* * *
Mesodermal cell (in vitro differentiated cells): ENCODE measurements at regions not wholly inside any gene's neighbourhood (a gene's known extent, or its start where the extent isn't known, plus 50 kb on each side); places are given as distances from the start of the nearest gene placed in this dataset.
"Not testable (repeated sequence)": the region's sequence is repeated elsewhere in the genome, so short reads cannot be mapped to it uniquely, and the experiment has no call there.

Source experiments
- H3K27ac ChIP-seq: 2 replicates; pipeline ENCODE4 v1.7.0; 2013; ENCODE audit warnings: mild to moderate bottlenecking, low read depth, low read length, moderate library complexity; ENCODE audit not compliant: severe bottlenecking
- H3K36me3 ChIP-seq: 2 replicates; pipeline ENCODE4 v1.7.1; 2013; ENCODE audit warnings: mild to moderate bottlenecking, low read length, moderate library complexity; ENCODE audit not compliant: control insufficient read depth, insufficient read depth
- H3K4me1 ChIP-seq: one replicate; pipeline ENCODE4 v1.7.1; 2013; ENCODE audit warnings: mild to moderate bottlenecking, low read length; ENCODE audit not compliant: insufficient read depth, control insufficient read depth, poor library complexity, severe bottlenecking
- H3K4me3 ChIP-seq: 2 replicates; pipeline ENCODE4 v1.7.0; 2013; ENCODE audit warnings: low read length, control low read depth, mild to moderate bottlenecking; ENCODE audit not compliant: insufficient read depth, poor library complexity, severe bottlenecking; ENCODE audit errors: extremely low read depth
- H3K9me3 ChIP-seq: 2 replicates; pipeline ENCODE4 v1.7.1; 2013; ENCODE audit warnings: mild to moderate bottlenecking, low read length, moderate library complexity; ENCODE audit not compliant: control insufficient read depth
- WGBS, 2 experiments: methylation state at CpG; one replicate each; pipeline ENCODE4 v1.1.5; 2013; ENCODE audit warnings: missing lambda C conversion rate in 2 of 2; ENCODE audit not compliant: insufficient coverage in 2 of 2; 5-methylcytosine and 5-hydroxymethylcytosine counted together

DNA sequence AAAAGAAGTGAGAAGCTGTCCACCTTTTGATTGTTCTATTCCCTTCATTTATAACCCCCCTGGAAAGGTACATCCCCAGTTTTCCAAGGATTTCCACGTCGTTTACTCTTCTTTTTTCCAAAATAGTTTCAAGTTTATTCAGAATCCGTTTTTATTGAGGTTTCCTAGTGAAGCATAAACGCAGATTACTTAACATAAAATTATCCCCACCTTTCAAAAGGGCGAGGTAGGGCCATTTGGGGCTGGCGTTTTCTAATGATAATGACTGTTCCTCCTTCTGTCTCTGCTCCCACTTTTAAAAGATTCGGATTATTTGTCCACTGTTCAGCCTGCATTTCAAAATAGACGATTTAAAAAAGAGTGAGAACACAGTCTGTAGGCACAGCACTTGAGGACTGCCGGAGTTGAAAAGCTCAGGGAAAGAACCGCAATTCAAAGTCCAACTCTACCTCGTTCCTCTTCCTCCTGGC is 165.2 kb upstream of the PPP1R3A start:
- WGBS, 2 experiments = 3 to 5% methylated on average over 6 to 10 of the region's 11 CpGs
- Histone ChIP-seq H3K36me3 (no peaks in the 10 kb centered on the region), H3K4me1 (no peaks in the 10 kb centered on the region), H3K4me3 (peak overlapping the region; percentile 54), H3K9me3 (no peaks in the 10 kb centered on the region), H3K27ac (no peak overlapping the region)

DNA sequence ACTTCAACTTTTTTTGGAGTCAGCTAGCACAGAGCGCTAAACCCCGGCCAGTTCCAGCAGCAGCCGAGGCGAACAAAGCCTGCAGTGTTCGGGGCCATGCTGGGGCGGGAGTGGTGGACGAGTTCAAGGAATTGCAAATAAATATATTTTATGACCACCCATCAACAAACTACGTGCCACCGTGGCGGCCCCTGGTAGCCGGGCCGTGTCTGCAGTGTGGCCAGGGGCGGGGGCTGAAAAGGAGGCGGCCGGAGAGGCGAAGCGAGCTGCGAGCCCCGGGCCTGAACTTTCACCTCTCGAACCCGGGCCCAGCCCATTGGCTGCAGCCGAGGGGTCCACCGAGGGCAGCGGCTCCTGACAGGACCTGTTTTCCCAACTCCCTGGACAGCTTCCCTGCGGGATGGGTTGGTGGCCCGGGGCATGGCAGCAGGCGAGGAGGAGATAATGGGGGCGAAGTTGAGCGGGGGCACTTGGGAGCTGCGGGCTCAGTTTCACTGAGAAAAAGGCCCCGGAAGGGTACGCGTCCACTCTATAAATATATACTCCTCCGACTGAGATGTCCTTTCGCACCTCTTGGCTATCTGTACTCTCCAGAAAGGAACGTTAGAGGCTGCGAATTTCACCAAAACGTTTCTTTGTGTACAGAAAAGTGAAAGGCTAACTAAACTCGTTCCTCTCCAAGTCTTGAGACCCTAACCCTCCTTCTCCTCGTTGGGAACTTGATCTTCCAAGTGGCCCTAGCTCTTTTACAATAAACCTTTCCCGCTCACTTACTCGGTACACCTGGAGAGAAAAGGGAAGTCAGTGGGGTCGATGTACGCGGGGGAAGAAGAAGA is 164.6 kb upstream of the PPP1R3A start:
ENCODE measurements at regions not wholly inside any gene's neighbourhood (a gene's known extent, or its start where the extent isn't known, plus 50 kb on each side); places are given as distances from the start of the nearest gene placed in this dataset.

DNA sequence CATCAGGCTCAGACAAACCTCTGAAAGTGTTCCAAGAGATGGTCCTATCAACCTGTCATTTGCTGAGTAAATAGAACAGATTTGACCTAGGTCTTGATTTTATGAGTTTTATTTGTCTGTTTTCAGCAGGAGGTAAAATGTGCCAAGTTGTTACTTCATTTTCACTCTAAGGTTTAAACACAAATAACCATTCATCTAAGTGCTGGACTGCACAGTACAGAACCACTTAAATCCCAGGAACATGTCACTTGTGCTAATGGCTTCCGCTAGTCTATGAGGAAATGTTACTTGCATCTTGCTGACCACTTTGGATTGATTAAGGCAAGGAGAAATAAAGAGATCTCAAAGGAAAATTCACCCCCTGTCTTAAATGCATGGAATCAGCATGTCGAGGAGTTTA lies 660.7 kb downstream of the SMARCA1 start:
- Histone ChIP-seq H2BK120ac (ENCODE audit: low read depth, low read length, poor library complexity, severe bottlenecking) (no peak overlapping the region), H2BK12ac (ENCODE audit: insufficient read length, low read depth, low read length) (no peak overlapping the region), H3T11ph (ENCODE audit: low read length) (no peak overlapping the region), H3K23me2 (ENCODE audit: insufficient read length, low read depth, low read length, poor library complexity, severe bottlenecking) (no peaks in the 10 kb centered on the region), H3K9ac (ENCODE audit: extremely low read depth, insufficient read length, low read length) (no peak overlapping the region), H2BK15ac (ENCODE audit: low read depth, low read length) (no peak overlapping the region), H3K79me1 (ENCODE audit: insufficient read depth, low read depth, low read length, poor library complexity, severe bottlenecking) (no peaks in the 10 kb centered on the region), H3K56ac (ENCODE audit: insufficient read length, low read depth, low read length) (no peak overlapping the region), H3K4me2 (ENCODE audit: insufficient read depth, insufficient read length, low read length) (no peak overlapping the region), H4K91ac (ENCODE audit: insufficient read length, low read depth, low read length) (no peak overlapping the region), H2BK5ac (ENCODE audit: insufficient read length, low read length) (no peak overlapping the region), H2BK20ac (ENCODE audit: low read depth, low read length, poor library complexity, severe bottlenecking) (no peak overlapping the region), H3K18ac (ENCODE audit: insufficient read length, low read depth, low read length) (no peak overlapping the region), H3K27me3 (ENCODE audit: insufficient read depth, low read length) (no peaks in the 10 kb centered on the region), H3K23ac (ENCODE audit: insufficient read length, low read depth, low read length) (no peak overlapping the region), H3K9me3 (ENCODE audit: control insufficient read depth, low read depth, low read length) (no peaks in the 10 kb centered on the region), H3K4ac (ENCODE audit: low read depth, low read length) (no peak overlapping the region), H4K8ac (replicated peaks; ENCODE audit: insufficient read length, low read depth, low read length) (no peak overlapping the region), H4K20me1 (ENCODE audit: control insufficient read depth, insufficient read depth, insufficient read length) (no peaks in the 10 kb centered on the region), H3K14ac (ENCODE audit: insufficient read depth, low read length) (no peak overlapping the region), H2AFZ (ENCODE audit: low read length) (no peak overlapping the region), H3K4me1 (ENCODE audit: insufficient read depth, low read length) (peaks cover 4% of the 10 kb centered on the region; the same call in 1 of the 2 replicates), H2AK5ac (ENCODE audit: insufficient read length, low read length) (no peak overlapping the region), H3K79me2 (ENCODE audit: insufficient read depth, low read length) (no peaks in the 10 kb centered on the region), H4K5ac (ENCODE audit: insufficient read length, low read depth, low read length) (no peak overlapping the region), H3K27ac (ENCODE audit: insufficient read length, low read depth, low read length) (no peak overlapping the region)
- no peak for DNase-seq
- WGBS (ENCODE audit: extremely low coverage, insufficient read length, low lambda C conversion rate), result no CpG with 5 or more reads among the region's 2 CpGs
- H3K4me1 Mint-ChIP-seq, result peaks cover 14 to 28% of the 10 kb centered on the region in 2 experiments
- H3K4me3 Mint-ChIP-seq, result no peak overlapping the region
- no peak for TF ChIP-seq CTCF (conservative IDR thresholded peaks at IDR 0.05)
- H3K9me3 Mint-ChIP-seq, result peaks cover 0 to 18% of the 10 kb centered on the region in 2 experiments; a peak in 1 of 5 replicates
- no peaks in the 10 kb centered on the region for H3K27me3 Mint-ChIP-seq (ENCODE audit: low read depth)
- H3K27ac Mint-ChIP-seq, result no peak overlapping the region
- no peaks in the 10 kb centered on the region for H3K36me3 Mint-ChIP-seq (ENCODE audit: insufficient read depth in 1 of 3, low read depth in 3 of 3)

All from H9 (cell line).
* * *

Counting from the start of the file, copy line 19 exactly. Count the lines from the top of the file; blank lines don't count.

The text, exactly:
- H3K4me1 Mint-ChIP-seq, result peaks cover 14 to 28% of the 10 kb centered on the region in 2 experiments